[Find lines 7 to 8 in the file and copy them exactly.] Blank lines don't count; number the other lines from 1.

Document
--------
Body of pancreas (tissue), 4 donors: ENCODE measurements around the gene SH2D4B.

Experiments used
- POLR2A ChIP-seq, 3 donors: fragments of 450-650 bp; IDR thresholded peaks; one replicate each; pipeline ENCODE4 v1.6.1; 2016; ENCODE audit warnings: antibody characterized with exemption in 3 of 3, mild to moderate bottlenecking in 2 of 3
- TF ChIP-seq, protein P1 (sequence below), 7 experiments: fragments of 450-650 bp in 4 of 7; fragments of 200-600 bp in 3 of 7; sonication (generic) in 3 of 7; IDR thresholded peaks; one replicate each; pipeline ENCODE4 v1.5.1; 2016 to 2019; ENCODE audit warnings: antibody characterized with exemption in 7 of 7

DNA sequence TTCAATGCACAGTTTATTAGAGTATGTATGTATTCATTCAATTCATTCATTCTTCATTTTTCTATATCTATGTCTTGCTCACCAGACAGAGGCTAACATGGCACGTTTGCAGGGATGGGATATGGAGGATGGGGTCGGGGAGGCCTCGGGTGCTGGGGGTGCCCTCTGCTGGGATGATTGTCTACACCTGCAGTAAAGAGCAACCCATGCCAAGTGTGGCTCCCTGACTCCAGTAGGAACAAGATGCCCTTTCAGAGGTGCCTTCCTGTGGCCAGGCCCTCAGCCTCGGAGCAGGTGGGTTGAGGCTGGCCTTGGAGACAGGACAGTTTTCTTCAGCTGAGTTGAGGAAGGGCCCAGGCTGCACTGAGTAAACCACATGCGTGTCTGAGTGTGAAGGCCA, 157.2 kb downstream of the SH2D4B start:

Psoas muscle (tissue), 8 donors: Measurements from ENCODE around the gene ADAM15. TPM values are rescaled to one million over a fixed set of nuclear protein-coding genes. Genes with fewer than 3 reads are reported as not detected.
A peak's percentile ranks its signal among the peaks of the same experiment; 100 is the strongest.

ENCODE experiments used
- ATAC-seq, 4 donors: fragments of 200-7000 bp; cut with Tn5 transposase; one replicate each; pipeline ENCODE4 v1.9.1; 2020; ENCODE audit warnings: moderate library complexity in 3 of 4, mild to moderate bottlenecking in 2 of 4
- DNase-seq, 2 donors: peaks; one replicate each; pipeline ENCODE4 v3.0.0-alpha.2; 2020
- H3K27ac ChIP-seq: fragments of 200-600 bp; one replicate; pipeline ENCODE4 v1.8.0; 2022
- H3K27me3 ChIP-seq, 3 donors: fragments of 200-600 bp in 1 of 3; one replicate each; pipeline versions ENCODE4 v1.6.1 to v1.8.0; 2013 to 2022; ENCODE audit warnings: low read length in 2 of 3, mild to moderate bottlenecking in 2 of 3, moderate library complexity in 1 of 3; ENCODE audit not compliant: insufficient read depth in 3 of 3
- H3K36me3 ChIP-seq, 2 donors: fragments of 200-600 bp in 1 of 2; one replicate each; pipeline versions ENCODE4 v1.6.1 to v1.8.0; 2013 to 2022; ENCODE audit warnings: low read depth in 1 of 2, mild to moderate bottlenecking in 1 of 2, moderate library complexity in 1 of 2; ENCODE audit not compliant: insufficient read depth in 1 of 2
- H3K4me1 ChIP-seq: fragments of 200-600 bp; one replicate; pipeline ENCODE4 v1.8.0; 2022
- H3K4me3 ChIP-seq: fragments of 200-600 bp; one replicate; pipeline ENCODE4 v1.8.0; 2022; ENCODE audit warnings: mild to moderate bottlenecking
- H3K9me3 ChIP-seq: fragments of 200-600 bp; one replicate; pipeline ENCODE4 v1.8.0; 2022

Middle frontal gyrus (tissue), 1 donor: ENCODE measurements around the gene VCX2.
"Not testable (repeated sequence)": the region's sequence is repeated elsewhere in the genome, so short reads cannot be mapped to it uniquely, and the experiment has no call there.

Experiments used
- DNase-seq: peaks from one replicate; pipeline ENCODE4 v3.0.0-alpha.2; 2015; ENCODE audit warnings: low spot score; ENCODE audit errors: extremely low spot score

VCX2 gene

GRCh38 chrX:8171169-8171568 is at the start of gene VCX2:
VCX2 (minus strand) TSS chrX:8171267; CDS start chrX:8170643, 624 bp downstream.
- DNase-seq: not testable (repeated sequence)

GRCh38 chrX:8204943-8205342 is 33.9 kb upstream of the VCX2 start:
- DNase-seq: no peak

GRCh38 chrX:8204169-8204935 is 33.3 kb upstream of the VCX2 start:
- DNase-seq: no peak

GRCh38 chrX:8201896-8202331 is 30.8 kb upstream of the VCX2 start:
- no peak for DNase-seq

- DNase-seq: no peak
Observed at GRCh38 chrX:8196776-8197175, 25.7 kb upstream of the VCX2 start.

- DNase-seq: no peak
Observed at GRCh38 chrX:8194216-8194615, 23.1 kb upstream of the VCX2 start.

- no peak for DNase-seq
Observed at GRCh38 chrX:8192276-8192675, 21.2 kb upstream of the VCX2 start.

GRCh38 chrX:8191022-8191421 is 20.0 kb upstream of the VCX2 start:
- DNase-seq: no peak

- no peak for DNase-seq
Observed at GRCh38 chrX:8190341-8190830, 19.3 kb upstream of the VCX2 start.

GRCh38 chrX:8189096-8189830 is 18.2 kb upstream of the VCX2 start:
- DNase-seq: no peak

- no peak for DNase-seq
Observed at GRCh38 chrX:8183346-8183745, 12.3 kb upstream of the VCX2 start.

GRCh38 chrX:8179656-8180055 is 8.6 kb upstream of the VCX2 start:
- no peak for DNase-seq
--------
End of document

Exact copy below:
A peak's percentile ranks its signal among the peaks of the same experiment; 100 is the strongest.

ENCODE experiments used